Global Communication: A Critical Perspective
- To introduce you to the history of globalization and to assist you in learning how to approach and analyze complex social issues related to the formation of global network society.
- To help you critically examine many of our own values that we usually take for granted, i.e. those involved in our interactions with people of other cultures.
- To introduce you to the theory of discourse as a method of investigating “normalized” understandings of various aspects of globalized modernity.
- To be able to identify the basic stage of globalization.
- To be able to evaluate critically the legacy of colonialism of the formation of the West-centric social imaginary.
- To be able to discuss argumentatively various theories of modernization and development.
- To be able to employ discourse-analytical tools to analyze hegemonic discursive constructions.
- To be able to de-construct the hegemony of taken-for-granted values and beliefs.
- To be able to de-construct the discourses of colonialism and neoliberalism.
- To be able to de-construct Cold-War discourses.
- To be able to identify propagandistic messages, deconstruct them, and evaluate their origins from the vantage point of the Propaganda Model by Herman and Chomsky.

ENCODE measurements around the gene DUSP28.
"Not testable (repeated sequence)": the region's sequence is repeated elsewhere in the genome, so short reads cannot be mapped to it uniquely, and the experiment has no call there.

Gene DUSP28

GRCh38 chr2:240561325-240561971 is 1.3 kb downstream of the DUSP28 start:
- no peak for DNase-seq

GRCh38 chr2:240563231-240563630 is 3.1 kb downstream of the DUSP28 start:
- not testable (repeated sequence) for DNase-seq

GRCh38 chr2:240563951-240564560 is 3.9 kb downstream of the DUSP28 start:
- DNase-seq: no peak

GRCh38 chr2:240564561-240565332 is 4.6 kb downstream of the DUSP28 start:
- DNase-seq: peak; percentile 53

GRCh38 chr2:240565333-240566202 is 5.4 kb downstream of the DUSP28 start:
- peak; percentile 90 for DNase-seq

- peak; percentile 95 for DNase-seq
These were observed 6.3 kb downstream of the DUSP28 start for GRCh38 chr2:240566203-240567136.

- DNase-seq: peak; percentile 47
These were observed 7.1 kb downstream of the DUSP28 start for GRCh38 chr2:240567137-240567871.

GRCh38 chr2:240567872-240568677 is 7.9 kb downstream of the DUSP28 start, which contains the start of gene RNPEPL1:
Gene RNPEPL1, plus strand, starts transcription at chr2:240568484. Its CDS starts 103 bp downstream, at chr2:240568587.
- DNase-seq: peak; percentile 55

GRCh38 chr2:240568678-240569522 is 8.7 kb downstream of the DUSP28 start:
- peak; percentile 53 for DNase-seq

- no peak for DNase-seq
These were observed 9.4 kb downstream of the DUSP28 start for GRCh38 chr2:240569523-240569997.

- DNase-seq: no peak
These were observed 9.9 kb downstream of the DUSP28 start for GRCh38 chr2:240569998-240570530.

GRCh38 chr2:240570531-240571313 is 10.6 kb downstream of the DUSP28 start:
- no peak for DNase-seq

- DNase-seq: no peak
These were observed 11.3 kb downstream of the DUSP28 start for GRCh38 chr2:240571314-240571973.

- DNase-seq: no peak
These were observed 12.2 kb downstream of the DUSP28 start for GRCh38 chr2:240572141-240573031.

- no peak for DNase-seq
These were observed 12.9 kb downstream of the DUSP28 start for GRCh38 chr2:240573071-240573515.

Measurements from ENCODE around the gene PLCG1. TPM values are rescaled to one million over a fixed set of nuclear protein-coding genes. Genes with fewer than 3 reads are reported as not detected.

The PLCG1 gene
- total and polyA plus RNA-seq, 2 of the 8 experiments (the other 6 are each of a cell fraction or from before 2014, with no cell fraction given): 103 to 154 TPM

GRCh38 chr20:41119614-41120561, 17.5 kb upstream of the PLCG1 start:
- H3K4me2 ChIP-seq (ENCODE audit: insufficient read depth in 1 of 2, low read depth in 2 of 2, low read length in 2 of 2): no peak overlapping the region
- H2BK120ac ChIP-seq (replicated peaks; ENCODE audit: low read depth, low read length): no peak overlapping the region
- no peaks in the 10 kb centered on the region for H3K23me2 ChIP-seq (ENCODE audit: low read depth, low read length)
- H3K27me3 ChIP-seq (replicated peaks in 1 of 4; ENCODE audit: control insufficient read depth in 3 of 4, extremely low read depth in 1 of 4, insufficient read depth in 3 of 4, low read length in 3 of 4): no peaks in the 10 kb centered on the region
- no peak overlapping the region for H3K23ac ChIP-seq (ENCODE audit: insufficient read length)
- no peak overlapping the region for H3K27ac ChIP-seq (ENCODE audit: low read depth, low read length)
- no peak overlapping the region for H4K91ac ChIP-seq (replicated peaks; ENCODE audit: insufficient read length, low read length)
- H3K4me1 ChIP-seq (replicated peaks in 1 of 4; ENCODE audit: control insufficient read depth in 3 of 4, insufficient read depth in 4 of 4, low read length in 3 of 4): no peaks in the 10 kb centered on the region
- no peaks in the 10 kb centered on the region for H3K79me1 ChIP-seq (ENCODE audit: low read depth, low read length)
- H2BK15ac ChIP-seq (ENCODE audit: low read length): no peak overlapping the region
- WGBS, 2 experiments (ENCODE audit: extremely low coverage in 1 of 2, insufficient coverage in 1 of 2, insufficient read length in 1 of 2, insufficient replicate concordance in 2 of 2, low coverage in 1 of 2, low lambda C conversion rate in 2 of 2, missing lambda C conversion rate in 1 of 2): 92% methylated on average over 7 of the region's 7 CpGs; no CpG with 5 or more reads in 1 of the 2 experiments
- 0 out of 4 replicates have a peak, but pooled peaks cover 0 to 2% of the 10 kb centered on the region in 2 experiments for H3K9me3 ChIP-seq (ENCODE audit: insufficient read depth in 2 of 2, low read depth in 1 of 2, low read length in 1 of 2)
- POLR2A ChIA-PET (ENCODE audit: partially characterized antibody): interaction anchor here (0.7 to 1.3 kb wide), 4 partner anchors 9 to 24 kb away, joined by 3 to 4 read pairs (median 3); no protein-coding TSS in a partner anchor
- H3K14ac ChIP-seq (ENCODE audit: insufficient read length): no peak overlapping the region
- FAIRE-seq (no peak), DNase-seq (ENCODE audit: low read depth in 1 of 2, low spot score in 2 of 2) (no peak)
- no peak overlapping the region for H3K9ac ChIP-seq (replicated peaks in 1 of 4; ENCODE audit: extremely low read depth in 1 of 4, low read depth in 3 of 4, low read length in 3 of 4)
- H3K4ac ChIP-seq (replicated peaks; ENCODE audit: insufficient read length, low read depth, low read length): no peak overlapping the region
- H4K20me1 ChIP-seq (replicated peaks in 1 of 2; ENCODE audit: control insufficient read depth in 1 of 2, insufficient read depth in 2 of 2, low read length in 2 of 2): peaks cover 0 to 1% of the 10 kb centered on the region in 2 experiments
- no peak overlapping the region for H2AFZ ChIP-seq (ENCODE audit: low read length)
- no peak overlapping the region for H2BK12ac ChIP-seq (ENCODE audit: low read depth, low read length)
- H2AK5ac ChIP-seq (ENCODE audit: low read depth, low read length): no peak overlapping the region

- To be able to name the components of the global communication infrastructure.
- Introduction: Main Concepts. Globalization. Culture. Discourse.
- The legacy of colonialism. The West and the Rest.
- Modernization & ‘Otherness’.
- Cold-War discourses.
- Power & International relations: Realism vs. Idealism
- Managing Information Space. Global Communication Infrastructure.
- Managing Information Space. Propaganda Model.
- The neoliberal order and global resistance.
- The Clash of Civilization. The Clash of Ignorance?
- Noam Chomsky. (2015). Propaganda and the Public Mind : Interviews by David Barsamian. London: Pluto Press. Retrieved from http://search.ebscohost.com/login.aspx?direct=true&site=eds-live&db=edsebk&AN=1057637
- Said, E. (2004). Orientalism Once More. Development & Change, 35(5), 869–879. https://doi.org/10.1111/j.1467-7660.2004.00383.x